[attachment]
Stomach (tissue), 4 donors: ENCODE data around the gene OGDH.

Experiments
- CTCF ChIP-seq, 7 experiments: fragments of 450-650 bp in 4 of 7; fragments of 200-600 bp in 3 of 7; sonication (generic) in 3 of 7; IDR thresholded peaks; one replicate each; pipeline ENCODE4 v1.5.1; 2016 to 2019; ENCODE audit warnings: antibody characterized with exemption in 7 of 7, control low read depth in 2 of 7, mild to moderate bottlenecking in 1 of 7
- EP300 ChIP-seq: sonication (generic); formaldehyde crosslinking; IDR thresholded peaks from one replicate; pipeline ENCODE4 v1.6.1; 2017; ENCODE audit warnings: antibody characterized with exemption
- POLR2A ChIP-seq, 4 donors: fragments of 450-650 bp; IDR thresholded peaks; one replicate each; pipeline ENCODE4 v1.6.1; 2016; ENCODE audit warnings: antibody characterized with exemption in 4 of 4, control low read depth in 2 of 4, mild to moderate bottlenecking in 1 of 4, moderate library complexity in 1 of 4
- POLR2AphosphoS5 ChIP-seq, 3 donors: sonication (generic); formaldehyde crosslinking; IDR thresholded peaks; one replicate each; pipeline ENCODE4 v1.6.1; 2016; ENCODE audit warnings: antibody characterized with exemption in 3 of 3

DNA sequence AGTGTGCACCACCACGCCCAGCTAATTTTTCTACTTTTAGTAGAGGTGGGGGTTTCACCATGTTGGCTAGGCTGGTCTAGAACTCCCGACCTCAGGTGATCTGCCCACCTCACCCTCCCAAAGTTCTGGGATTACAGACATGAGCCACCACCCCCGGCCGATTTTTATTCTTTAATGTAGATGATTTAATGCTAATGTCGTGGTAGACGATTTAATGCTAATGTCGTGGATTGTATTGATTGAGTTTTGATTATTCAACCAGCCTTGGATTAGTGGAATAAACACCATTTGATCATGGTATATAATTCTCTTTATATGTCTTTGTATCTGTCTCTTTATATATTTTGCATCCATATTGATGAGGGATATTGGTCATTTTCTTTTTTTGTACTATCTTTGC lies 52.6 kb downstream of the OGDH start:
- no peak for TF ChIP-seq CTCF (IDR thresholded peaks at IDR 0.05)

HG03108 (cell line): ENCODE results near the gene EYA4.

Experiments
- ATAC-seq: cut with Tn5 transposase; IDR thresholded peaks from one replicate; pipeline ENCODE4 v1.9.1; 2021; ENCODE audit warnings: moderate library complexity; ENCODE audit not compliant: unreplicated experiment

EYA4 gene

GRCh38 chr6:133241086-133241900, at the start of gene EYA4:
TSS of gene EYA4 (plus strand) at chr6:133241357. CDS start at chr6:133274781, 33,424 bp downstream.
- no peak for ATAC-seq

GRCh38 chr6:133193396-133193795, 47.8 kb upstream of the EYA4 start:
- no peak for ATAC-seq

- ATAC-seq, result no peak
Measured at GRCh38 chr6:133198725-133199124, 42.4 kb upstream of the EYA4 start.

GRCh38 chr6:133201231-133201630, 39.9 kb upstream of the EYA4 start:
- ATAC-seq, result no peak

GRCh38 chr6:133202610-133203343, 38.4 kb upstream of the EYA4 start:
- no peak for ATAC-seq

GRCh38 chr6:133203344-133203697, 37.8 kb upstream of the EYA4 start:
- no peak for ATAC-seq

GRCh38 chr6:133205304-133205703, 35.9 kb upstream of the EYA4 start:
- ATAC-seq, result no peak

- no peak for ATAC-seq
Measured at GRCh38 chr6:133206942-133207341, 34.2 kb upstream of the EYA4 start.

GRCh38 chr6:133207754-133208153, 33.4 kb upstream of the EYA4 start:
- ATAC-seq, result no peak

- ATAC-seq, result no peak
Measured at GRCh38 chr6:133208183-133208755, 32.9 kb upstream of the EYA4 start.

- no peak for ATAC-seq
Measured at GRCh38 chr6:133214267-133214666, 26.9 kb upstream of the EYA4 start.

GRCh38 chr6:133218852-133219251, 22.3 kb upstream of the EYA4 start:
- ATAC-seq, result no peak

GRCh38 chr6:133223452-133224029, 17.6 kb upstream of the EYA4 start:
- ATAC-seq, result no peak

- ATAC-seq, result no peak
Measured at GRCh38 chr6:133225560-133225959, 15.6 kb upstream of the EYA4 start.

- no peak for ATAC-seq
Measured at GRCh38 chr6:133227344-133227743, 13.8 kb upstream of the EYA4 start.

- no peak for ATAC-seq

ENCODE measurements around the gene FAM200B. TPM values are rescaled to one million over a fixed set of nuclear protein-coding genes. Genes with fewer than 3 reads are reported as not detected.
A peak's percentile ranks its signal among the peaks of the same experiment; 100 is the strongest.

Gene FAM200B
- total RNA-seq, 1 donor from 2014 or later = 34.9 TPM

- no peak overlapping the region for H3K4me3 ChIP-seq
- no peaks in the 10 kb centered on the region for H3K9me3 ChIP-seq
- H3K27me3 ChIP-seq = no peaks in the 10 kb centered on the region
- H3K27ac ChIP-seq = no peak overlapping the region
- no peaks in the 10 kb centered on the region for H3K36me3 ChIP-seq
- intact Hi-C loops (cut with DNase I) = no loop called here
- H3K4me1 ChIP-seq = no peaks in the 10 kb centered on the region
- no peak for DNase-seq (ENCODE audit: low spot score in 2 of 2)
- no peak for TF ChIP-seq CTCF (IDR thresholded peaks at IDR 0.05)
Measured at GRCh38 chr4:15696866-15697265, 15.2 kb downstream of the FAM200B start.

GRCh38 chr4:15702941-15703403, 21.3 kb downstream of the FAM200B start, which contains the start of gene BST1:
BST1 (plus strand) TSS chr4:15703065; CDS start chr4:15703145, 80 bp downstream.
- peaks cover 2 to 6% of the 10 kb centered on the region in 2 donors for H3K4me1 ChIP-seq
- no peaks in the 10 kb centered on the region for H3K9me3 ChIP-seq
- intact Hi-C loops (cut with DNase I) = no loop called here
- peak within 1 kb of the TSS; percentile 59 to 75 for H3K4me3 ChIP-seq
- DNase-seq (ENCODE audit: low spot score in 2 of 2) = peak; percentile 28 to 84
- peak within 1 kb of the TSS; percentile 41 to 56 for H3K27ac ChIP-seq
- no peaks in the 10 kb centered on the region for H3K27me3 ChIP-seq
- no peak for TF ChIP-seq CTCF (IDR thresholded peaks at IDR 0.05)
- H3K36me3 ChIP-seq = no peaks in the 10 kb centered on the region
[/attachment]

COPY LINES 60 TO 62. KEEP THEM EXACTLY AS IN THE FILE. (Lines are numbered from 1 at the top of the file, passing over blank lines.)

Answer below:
BST1 (plus strand) TSS chr4:15703065; CDS start chr4:15703145, 80 bp downstream.
- peaks cover 2 to 6% of the 10 kb centered on the region in 2 donors for H3K4me1 ChIP-seq
- no peaks in the 10 kb centered on the region for H3K9me3 ChIP-seq